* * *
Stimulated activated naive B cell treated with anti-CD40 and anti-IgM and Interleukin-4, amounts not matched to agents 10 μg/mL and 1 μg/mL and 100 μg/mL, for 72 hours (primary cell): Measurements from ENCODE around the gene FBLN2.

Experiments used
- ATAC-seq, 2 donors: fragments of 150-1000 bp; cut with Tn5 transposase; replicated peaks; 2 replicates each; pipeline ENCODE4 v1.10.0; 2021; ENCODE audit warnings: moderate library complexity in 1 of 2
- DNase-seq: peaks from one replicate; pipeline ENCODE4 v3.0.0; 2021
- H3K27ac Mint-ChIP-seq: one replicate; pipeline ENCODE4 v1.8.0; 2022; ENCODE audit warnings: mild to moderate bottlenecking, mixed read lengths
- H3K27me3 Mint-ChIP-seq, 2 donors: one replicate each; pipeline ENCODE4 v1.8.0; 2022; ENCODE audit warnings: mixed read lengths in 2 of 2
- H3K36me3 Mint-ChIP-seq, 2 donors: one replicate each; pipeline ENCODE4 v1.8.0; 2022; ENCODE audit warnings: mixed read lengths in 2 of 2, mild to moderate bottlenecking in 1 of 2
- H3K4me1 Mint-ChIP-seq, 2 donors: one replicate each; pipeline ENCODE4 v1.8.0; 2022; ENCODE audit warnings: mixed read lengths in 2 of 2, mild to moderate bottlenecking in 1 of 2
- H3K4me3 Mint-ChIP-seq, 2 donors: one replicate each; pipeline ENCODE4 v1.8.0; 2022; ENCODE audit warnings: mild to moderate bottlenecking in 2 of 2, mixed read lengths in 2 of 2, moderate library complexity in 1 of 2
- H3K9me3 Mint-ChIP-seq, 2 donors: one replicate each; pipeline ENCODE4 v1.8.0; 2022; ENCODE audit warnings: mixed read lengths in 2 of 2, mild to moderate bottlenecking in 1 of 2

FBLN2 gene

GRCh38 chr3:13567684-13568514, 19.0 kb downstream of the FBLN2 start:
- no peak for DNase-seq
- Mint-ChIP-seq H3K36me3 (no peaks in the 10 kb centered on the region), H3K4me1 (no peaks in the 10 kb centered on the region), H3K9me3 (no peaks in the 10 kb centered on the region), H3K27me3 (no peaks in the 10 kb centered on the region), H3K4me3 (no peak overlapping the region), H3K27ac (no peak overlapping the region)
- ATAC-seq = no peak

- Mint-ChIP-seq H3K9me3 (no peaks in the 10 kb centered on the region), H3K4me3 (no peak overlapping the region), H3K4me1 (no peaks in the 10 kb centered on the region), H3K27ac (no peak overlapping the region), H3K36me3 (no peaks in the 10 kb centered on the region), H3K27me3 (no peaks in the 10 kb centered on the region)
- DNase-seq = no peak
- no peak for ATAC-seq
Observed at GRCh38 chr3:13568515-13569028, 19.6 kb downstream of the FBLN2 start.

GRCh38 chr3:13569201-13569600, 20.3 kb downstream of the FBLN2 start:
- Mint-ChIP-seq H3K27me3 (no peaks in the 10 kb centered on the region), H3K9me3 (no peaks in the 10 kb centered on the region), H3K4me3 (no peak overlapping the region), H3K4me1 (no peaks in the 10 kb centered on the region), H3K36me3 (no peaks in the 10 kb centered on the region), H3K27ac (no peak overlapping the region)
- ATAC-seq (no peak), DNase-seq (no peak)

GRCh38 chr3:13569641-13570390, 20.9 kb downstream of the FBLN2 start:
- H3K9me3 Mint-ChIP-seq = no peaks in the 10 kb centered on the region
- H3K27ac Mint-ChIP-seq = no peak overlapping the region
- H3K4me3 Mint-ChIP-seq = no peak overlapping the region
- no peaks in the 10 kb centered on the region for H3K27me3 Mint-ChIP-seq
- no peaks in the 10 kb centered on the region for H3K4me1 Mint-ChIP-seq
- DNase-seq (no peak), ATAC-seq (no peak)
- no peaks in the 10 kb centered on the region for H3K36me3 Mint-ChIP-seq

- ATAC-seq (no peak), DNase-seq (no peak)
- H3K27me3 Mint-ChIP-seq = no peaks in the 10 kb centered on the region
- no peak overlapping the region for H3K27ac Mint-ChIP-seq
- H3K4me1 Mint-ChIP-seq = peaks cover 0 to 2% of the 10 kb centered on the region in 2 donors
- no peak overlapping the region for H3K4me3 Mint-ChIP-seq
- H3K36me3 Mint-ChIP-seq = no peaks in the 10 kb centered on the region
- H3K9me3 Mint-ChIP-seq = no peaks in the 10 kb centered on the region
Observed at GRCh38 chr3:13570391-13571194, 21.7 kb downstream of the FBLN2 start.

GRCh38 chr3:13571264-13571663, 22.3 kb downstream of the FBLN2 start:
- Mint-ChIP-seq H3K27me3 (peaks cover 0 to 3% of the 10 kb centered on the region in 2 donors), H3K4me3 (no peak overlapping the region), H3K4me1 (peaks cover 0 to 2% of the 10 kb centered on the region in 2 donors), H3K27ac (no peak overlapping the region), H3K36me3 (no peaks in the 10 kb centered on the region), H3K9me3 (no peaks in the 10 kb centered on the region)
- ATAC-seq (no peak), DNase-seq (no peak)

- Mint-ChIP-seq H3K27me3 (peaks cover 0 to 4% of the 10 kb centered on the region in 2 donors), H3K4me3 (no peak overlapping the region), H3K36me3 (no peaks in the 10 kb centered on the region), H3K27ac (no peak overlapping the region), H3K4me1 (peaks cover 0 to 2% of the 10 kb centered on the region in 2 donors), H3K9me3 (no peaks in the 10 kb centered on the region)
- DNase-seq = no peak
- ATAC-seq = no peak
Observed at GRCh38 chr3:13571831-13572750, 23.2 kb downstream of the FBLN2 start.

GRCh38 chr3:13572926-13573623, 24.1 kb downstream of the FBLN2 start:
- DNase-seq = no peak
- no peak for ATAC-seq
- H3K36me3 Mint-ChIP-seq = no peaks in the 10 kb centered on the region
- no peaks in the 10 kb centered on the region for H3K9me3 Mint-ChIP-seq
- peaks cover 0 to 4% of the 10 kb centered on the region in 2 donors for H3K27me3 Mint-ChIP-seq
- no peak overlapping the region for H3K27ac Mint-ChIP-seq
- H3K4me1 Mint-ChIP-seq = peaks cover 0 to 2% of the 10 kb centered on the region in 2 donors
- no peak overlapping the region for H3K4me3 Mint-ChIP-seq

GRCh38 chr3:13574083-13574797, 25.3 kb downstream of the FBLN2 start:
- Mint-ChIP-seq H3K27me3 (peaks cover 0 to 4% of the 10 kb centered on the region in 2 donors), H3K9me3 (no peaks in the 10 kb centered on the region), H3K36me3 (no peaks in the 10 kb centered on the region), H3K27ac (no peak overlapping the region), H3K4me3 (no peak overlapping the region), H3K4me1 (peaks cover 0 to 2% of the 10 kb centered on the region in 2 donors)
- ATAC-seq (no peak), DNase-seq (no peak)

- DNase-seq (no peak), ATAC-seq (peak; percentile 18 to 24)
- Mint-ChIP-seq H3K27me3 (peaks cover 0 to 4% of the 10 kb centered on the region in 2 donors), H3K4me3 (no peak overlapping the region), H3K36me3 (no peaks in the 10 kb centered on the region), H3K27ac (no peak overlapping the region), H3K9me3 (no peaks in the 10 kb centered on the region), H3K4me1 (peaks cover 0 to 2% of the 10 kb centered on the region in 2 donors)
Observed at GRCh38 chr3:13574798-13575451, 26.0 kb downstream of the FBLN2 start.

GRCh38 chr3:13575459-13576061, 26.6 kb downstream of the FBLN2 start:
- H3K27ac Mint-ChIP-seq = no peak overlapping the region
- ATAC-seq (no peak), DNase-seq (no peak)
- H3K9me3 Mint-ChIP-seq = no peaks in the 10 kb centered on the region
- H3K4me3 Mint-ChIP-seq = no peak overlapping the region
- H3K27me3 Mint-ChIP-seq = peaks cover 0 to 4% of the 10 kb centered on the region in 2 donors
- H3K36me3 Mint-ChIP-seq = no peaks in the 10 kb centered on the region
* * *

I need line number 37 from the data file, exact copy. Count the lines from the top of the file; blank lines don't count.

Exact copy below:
- H3K9me3 Mint-ChIP-seq = no peaks in the 10 kb centered on the region